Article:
Khulna is Bangladesh's third-largest city, after Dhaka and Chittagong. It is in the southwestern part of the country, on the Rupsha and Bhairab Rivers. The city covers 59.57 square kilometres (23.00 sq mi),[13] and Khulna District covers 4,394.46 square kilometres (1,696.71 sq mi). Khulna is south of Jessore and Narail Districts, east of Satkhira District, west of Bagerhat and north of the Bay of Bengal. It is part of the Ganges Delta, the world's largest river delta. Sundarbans, the world's largest mangrove forest, is in the southern part of the delta. Tidal-flat ecosystems are adjacent to the city.[14] Khulna is in the northern part of the district, and the Mayur River is the western boundary of its metropolitan area.

Climate Edit

In the Köppen climate classification, Khulna has a tropical wet and dry climate. The city is hot and humid during summer, and pleasantly warm during winter. Khulna is significantly affected by the Monsoon of South Asia. Khulna gets less rainfall than other parts of Bangladesh due to its location and the effects of the Sundarbans south of the city. Its annual average rainfall is 1,878.4 mm (73.95 in)h about 87 percent falling between May and October. Khulna also receives heavy rain from cyclones which form in the Bay of Bengal. The city has an annual average temperature of 26.3 °C (79.3 °F), with monthly averages ranging from 11.4 °C (52.5 °F) on January mornings to 34.6 °C (94.3 °F) during April afternoons.

Month Jan Feb Mar Apr May Jun Jul Aug Sep Oct Nov Dec Year
Average high °C (°F) 25.6
Average low °C (°F) 11.4
Average precipitation mm (inches) 13.3
Average rainy days 2 3 3 6 11 14 17 16 13 7 2 1 95
Average relative humidity (%) 78 74 73 76 79 85 87 86 87 84 80 79 81
Source: Bangladesh Meteorological Department[15][16][17][18][19]

Administration Edit

Khulna Municipal Council was founded on 12 December 1884. It became a municipal corporation in 1984 and a city corporation in 1990. Khulna City Corporation (KCC) is a self-governing corporation run by an elected mayor, who governs the city's 31 wards. Currently, Talukder Abdul Khaled is the mayor of Khulna City Corporation (KCC).

The Khulna Metropolitan Police (KMP) maintains law and order and regulates traffic in the metropolitan area. It has eight police stations: Khulna Kotwali Thana, Sonadanga Thana, Khalishpur Thana, Daulatpur Thana, Khan Jahan Ali Thana, Aarongghata Thana, Horintana Thana and Labonchora Thana. The Metropolitan Magistrate Court (CMM) adjudicates the city's legal issues. The Khulna Development Authority (KDA) plans and coordinates the city's development. Khulna Water Supply & Sewerage Authority (KWASA) parallels the KCC.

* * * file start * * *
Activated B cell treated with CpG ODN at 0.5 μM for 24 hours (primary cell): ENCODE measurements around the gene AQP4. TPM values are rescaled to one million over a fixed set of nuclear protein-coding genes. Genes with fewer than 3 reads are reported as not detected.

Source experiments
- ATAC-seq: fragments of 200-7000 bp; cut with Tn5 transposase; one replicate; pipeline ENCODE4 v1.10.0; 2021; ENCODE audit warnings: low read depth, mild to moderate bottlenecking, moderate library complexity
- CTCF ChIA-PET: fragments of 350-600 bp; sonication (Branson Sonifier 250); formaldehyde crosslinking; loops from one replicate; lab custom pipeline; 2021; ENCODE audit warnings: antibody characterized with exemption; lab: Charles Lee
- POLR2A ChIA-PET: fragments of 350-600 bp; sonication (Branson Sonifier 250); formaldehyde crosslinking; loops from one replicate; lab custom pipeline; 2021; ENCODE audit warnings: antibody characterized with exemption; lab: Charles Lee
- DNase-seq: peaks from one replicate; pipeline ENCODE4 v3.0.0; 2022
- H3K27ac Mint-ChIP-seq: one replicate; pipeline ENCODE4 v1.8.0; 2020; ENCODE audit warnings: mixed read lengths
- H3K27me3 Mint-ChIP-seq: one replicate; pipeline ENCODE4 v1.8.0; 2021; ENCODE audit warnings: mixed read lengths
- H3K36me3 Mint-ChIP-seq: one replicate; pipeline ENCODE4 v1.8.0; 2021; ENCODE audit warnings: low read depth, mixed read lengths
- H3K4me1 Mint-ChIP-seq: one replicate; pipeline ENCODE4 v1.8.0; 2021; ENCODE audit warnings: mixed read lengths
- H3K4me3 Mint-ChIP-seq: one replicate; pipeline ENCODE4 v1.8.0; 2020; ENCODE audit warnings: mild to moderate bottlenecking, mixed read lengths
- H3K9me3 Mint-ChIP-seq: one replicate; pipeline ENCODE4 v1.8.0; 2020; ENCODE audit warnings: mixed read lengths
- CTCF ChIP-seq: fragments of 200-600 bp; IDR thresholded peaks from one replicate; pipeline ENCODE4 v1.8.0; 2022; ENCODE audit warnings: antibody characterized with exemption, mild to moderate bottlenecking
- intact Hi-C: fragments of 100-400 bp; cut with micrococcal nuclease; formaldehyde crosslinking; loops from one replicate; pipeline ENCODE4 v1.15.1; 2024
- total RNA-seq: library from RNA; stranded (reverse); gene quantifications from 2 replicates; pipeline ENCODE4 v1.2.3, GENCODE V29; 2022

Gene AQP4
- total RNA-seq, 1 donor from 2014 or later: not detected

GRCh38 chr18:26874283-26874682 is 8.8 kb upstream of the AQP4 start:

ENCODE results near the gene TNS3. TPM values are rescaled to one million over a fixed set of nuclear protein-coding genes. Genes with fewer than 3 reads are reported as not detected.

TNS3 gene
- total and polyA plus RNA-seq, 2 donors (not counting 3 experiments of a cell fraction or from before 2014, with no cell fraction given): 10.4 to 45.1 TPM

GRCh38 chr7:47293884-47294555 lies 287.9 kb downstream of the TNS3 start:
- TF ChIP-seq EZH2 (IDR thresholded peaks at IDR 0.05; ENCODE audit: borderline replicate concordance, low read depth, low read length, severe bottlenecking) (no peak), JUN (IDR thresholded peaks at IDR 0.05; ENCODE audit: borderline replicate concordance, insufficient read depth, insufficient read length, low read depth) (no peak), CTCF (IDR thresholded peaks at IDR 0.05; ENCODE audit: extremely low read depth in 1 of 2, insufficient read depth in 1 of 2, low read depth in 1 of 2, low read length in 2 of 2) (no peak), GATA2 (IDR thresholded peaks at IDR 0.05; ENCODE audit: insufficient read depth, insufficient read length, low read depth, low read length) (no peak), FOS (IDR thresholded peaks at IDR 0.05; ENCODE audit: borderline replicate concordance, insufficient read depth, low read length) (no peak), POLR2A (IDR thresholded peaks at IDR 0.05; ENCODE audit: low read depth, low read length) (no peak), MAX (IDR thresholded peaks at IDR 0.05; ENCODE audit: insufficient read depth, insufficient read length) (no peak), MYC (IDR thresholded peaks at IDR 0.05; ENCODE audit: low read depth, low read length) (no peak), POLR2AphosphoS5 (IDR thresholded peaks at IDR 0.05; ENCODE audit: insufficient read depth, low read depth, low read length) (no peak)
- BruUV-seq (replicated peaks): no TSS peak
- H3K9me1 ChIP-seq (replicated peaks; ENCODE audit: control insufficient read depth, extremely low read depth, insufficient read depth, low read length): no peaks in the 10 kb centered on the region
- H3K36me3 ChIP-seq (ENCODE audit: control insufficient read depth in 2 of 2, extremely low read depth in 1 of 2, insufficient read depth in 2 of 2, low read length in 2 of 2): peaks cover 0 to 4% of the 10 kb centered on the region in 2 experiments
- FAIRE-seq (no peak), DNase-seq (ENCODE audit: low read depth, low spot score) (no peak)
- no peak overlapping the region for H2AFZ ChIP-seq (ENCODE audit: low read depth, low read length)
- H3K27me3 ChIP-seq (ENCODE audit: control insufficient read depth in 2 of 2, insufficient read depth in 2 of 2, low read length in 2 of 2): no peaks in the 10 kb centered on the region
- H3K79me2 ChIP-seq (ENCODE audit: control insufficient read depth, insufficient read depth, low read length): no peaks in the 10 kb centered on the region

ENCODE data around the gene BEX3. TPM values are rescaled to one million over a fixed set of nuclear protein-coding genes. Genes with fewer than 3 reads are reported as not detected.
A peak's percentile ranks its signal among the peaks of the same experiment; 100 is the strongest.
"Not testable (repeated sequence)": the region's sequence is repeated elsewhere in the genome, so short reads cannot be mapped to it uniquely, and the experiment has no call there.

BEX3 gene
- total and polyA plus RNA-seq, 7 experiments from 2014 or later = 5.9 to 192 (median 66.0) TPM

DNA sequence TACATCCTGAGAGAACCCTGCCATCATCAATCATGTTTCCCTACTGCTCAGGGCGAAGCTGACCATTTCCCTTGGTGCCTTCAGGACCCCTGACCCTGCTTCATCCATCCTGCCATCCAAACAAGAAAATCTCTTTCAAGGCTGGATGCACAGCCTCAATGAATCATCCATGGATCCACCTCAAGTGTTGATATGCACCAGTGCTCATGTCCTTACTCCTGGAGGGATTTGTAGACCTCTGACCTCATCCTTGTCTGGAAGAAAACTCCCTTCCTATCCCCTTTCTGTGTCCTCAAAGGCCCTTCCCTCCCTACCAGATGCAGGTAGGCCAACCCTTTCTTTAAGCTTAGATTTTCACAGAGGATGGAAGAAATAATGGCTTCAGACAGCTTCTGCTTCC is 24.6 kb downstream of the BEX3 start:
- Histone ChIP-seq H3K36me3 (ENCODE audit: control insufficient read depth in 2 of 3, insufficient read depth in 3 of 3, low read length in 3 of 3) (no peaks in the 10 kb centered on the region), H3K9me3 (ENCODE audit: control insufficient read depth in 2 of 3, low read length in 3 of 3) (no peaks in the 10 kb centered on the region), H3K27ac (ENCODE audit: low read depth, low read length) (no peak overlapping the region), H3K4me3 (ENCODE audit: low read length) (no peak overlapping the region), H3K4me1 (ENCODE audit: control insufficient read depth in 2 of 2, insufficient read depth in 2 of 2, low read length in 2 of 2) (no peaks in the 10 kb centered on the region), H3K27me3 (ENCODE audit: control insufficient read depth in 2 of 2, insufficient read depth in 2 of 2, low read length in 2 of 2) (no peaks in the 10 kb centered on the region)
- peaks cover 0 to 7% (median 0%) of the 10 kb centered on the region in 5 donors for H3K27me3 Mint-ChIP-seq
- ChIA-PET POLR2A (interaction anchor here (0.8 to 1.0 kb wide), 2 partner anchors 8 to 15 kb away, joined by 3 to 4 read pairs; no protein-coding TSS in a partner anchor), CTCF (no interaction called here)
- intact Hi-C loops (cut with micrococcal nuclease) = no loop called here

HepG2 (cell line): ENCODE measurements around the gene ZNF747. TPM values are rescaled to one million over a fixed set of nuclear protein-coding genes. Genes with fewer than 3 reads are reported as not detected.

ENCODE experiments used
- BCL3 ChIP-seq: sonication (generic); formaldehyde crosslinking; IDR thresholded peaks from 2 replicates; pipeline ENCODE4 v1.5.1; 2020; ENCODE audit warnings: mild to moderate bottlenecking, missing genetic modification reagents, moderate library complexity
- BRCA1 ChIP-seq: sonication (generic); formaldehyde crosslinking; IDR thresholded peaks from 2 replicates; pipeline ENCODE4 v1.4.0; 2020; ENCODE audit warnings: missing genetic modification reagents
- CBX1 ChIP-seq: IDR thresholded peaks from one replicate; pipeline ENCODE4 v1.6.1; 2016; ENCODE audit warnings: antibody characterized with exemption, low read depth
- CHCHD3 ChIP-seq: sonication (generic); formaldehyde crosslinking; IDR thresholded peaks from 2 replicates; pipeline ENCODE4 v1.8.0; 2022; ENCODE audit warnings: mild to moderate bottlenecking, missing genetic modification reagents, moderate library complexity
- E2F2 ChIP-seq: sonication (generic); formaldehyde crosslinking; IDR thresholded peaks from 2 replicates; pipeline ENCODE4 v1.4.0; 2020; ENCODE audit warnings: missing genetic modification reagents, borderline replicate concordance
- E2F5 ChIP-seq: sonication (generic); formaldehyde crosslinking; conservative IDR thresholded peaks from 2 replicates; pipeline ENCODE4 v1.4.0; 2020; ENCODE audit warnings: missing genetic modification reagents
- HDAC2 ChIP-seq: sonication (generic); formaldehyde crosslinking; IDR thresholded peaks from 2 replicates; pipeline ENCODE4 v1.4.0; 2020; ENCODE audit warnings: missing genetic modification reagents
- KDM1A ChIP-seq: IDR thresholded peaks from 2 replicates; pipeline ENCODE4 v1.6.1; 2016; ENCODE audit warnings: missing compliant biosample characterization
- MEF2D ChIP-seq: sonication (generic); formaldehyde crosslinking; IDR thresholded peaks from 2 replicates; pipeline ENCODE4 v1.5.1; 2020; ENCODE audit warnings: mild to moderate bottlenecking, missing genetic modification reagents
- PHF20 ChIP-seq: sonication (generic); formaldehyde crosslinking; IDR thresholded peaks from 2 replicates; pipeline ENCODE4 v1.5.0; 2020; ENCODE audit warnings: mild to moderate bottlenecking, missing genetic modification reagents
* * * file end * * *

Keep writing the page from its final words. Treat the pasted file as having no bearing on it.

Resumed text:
Military Edit

Khulna is one of two principal naval command centers for the Bangladesh Navy. The BNS Titumir naval base is in the city. Jahanabad Cantonment, containing the Army Service Corps Center and School (ASCC&S), is 15 kilometres (9.3 mi) from Khulna.

Demographics Edit

In the 2011 census, Khulna City Corporation had a population of 751,237 in 177,852 households. Khulna had a sex ratio of 923 females to 1000 males and a literacy rate of 72.7%.[20]

Like the rest of Bangladesh, most of the city's population is Bengali. Khulna's native residents are known as Khulnaiya. Its population also consists of people from neighboring districts (including Noakhali District), Barisal and Faridpur Divisions, and Bihar.

Most residents speak Bengali (the national language), its dialects, and regional languages. English is understood by a large segment of the population, especially in business. An Urdu-speaking population, descendants of Muslims displaced from Bihar in 1947 who sought refuge in East Bengal, lives in the city's Khalishpur area.

Religions in Khulna city (2011)[20]
Religion Percent
Other or not stated

Islam is Khulna's major religion, practiced by 90.04% of the population. Other religions are Hinduism (practiced by 8.71%), and Christianity (1.23%).[20]

Economy Edit

Khulna is Bangladesh's third-largest economic center. North of the Port of Mongla, it has a variety of industries. Major sectors are jute, chemicals, fish and seafood packaging, food processing, sugar milling, power generation and shipbuilding. The Khulna Chamber of Commerce and Industry (KCCI) regulates commerce through its Licensed Measurers' Department (LMD) and certification, attestation, and publicity departments. The region has an Export Processing Zone, attracting foreign investment. The city is home to branch offices of a number of national companies, including M. M. Ispahani Limited, BEXIMCO, James Finlay Bangladesh, Summit Power and the Abul Khair Group. Khulna's largest companies include Khulna Shipyard, Bangladesh Cable Shilpa Limited, Bangladesh Oxygen, Platinum Jubilee Mills, Star Jute Mills, and the Khulna Oxygen Company.